Hacktivist Reaction to the ICRC Announcement

Following the ICRC’s announcement, QuoIntelligence saw some pro-Russia hacktivist groups reacting to the proposal. Notably, on 6 October, KillMilk — founder of KillNet — announced in a Telegram post that KillNet will comply with the ICRC’s rules.

KillMilk Telegram Post

Screenshot of KillMilk’s Telegram post on 6 October, translated automatically

This announcement came after the BBC reported on 4 October that KillMilk allegedly told the media outlet that he planned to ignore the rules.5 KillNet even shared the article in its Telegram channel the following day. This likely shows hacktivist groups struggled at first to address the ICRC’s proposal.

Since the beginning of the conflict, QuoIntelligence has observed KillNet and hacktivist groups involved in the Russia-Ukraine conflict launching DDoS attacks against a wide range of organizations, both in the public and private sectors.

If governmental websites are the most targeted, ‘civilian objects’ are also heavily targeted.6 After KillMilk’s announcement that KillNet will commit to the ICRC’s rules, the group continued to target ‘civilian objects’. In international human rights law civilian objects include business enterprises and their properties, such as banks or transportation infrastructures.7 Civilian government services are also included in this category. KillNet and its subgroup “Legion” have launched DDoS attacks against banks or airports.

Legion's Telegram post on ICRC rules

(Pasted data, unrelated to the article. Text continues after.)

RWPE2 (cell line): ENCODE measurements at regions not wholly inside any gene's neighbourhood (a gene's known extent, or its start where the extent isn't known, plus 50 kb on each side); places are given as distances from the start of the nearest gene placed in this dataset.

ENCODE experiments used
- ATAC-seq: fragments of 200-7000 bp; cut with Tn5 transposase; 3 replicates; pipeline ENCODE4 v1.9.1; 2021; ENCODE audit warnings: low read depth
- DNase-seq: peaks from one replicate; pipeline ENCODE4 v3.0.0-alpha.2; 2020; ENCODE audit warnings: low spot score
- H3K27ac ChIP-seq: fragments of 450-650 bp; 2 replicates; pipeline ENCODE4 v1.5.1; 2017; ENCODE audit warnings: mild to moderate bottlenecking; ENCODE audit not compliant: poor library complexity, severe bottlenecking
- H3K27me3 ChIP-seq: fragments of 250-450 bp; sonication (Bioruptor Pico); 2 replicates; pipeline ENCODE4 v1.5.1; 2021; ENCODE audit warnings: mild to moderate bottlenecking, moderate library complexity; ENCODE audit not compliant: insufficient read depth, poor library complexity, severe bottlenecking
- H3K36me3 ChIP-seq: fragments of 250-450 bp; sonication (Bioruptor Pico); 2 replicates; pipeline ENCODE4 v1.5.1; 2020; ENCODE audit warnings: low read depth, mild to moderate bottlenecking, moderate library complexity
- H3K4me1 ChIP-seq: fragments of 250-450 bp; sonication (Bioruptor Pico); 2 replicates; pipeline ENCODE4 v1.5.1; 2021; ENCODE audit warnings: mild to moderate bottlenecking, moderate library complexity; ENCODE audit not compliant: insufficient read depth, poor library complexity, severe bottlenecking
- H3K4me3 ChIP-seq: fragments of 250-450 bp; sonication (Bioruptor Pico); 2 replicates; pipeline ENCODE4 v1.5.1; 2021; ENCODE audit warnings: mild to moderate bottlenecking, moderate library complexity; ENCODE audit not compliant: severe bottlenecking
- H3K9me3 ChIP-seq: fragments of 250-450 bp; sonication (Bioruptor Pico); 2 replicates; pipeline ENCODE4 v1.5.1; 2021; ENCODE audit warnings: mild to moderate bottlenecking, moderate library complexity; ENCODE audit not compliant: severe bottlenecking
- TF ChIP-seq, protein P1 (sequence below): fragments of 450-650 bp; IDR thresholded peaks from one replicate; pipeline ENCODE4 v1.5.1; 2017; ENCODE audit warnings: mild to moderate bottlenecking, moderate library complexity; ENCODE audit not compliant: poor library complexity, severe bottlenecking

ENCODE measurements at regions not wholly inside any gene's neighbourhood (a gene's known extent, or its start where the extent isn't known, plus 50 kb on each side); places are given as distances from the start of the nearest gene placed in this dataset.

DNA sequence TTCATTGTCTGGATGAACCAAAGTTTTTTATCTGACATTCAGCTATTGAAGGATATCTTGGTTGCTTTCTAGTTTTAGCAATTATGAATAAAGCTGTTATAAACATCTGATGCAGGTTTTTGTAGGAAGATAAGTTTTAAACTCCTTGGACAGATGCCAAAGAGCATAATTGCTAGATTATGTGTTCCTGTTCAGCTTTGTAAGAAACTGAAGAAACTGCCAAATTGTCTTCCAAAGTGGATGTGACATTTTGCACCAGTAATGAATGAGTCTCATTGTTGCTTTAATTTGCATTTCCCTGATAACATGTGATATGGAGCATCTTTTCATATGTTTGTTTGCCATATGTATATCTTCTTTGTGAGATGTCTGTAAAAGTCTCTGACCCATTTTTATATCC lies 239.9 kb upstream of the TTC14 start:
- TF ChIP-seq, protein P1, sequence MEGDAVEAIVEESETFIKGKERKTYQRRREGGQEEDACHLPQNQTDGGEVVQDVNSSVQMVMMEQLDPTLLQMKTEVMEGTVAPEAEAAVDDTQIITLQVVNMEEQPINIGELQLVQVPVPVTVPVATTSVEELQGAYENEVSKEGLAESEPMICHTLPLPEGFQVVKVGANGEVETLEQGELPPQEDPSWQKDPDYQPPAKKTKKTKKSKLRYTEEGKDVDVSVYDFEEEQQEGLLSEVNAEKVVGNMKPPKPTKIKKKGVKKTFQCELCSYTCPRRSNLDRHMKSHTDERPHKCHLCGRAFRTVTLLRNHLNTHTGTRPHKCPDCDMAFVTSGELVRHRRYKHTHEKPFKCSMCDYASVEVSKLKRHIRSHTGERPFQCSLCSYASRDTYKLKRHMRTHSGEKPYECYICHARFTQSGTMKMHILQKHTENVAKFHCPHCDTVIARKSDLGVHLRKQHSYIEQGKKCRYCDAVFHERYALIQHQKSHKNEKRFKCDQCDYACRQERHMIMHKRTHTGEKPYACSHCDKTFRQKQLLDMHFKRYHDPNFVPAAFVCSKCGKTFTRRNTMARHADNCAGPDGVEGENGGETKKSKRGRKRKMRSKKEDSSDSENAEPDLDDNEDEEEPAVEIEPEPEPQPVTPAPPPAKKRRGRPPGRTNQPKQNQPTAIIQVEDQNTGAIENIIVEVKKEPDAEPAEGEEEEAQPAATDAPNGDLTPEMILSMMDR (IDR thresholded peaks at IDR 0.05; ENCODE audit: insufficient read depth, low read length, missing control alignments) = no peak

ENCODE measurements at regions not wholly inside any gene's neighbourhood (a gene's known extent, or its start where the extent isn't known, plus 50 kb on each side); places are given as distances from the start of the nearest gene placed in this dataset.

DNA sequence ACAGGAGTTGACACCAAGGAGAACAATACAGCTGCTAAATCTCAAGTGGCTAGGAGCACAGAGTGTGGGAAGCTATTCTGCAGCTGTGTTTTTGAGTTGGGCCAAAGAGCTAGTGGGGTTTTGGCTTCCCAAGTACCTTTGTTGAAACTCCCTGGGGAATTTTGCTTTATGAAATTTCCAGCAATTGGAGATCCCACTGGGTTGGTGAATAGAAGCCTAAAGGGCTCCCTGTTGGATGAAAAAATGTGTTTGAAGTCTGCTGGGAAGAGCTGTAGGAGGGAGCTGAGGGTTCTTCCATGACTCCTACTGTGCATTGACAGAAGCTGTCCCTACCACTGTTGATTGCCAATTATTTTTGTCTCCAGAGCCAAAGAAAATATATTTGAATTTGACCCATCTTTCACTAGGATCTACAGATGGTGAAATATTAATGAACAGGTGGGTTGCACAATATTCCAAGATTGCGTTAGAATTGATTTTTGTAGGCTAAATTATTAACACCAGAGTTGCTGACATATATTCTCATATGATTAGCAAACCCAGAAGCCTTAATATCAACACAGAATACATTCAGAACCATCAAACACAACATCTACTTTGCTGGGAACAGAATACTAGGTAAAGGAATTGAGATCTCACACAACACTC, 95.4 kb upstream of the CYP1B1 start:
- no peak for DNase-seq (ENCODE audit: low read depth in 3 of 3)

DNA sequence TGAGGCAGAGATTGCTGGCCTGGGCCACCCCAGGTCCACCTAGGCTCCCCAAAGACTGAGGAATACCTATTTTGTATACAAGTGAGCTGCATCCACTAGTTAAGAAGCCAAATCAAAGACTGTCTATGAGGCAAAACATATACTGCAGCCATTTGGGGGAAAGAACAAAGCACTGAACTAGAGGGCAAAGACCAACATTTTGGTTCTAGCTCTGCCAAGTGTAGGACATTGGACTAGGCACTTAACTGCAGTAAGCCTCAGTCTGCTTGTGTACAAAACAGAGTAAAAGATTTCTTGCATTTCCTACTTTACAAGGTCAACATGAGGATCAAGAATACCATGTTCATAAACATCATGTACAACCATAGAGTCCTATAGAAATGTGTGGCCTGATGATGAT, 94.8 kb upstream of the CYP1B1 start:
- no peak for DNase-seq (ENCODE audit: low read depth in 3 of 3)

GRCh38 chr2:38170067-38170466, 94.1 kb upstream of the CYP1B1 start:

Screenshot of Legion’s Telegram post on 8 October, translated automatically

KillNet claims DDoS attacks on airports

Screenshot of KillNet’s Telegram post on 11 October claiming DDoS attacks against various airports across Europe

The pro-Russia group also took side in the Hamas-Israel crisis in favor of Palestine, launching attacks against Israeli targets.
KillNet's Telegram Post on Hamas-Israel conflict

Screenshot of KillNet’s Telegram post on 8 October, translated automatically

Conclusions and Recommendations

QuoIntelligence assesses that despite announcements pledging to obey ICRC rules, the pro-Russia hacktivist group will highly likely continue to target “civilian objects”, including European companies. We assess that KillMilk’s declarations on the ICRC’s rules can be interpreted as another attempt to show off.

Regarding the obligations the Red Cross issued for states, no government has made any public statement acknowledging or commenting on them. Given the lack of enforcement in international humanitarian law, it is very probable that states will continue to sponsor hacktivist groups. Resorting to cyber proxies enables them to generate a climate of anxiety among their adversaries at a relatively inexpensive cost, while benefiting from plausible denial.

QuoIntelligence assesses that conflicts will increasingly translate into operations in cyber space, from grassroots hacktivist groups but also state-sponsored attacks. European medium-size companies will remain interesting targets for hacktivist groups. As such, QuoIntelligence recommends organizations with public-facing services, especially with critical assets, to ensure they have a robust DDoS mitigation strategy to mitigate application-layer attacks.

Research by Alixia Rutayisire, Geopolitical Cyber Threat Intelligence Analyst at QuoIntelligence.

Alixia is an accomplished Geopolitical Analyst with extensive experience in cybersecurity and international relations. Prior to joining QuoIntelligence, she served as a Geopolitical Analyst for West Africa at the Ministère des Armées in France where she was responsible for analyzing geopolitical risks, including political and security situations, as well as internal and international conflicts.